View Full Version : Canadian Judge Invalidates Country's Refugee Treaty With U.S.

12-01-2007, 09:57 AM
Canadian Judge Invalidates Country's Refugee Treaty With U.S.


By Joe Schneider

Nov. 29 (Bloomberg) -- Canada's treaty with the U.S. on the treatment of refugees is illegal because the U.S. doesn't comply with conventions protecting asylum seekers and sometimes sends people to countries where they may be tortured, a Canadian judge said.

Canada entered into an agreement on the treatment of refugees with the U.S. in 2004, as part of the two countries' "Smart Borders Declaration.'' The accord bars Canada from considering refugee applications from people who arrive in the country from the U.S. by land. Canada is required to send those asylum seekers back to the U.S.

Canada's Parliament approved the law, subject to some conditions, including that the U.S. comply with international cconventions designed to prevent asylum seekers from being sent back to countries where they may be persecuted, or to countries that engage in torture.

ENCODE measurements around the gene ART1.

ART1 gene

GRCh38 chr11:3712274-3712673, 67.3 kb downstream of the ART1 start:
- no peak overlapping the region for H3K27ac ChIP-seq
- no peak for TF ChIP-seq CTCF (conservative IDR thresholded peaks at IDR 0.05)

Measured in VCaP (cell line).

"The United States' policies do not meet the conditions,'' Judge Michael Phelan said in a 126-page ruling released today in Ottawa by the Federal Court of Canada.

The judge cited the case of Maher Arar, a Canadian citizen who in 2002 was mistakenly identified as a terror suspect during a stop in New York. U.S. officials sent him to his native Syria where he was jailed and tortured, according to a Canadian inquiry that found Arar was not linked to terrorism.

The Canada-U.S. asylum treaty also is unconstitutional, Phelan said, because it treats people in identical refugee situations differently by applying only to land crossings.

"One transiting the U.S. from their home country makes the last part of the journey by land to Canada, is immediately returned to the U.S.,'' Phelan said. "The other transits the U.S. and makes the last part of the journey on a non-stop flight originating in the U.S. and receives the full panoply of Canadian protection.''

The case is Between Canadian Council for Refugees and Her Majesty the Queen, Federal Court of Canada (Ottawa). Case No. 2007 FC 1262.